By Jason Crane, The Jazz Session
(NEW YORK CITY – MARCH 23, 2012)
Hearing Nellie McKay sing about Rachel Carson at Feinstein’s on March 22 was like watching a Michael Moore movie at a Goldman Sachs board meeting.
The evening didn’t start well. In line was a couple complaining about how they’re always there and they just can’t understand why they don’t have their usual table and blah blah blah blah. (“We’ll seat you at Mr. Feinstein’s personal table, ma’am.” Ugh.) Everyone had fur on and the place looked like the set of a 1940s mob movie, except for the very modern prices. Given the announced program for the evening — a musical revue about an environmentalist — it seemed that something must have gone horribly wrong.
But it took just a few minutes into the first song to see that if a joke was being played, McKay was definitely in on it. Her subversive set of activist-inspired protest pop would have found a friendlier audience in Zucotti Park, but part of the genius of the show was that people in furs paid $40-70 each plus a $25 food-and-beverage minimum to have someone criticize their existence while playing a ukelele.
Rachel Carson was a pioneering environmentalist whose book Silent Spring galvanized the nation in support of protecting natural resources. McKay’s revue (“Silent Spring — It’s Not Nice To Fool Mother Nature”) was part biopic, part polemic, part iVictrola playlist of music from the Tin Pan Alley era.
McKay never stopped smiling for the entire show, except during the few occasions when it was appropriate for the narrative. But the smile seemed to be directed as much at her band or at Carson’s hovering ghost as at the audience members eating $15 plates of lettuce. This was cabaret for the endtimes, which is appropriate given that global warming means the piano at Feinstein’s will likely be underwater during McKay’s lifetime once the Atlantic Ocean reclaims the isle of Manhattan.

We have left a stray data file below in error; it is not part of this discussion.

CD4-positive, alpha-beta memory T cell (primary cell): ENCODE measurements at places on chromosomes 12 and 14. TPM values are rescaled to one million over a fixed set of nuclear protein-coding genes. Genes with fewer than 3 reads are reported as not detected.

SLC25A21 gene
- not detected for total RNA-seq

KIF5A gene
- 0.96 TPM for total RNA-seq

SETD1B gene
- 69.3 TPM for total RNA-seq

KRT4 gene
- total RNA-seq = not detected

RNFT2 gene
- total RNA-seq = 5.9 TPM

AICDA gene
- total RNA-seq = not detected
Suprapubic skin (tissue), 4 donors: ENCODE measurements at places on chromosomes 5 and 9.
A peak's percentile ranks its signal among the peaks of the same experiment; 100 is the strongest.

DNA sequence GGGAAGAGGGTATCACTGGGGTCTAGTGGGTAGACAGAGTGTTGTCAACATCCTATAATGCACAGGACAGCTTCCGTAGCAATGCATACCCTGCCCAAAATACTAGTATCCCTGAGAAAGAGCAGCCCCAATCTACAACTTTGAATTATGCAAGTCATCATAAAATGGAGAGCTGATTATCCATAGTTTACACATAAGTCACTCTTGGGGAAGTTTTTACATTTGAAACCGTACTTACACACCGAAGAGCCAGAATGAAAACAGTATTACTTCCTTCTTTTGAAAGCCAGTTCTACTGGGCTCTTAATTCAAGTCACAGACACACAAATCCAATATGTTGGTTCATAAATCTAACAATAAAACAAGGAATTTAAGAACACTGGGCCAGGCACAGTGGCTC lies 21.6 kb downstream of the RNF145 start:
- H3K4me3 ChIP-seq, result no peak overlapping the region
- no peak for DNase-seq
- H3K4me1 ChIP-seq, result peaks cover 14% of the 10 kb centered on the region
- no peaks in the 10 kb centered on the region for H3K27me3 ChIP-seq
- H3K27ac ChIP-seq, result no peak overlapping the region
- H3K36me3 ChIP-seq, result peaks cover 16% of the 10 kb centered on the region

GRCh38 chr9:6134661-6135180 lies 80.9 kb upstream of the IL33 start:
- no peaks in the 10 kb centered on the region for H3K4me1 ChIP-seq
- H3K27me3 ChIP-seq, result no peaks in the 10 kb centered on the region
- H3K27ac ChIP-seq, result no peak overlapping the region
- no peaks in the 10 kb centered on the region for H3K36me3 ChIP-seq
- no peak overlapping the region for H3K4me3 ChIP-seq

The evening’s song selections included a host of standards, from Irving Berlin’s “What’ll I Do” and Cole Porter’s “Let’s Do It” to “Ten Cents A Dance” by Rogers & Hart and “Lazy Bones” by Hoagy Carmichael and Johnny Mercer. But in between these more Feinstein’s-appropriate numbers were surprising choices – Neil Young’s “Ohio” and Charles Mingus’s “Fables of Faubus,” for example, both probably being performed for the first time on that particular stage.
McKay also included several of her own compositions. They were among the strongest performances of the night, even given the illustrious songwriting company mentioned above. Her puckish humor and coquettish delivery were perfect for the deadpan (is it deadpan if you’re always smiling?) punch to the stomach she delivered with the story.
The story followed Carson’s life from childhood to her death in 1964 at age 56. Along the way, McKay used props, recorded dialogue and live acting to tell the story of Carson’s evolution from a nature-loving child to a Washington bureaucrat to a popular author and crusading environmentalist. The biographical elements of the story weren’t overly detailed, often hinting at the elements of Carson’s life rather than providing specific descriptions. At times, the songs served to fill in the gaps, although often they were as much to create a mood or illustrate the time period as they were programmatic devices.
McKay ended the revue with a James-Brown-inspired performance of “Let’s Do It,” complete with the Godfather of Soul’s patented drop to the stage and cape-assisted exit. The cape, by the way, had the initials “RC” on the back.
McKay then ran back on stage and performed a joyous version of her reggae tune “Caribbean Time.” Incredibly, she got the Feinstein’s crowd to join her in a call-and-response section. Never have so many men in bow ties sung “oh-ee-oh.”
The revue is an excellent idea, well executed. It deserves to be heard by a wider — and more ecologically minded — audience. But kudos to McKay for having the guts to perform this music in the belly of the beast.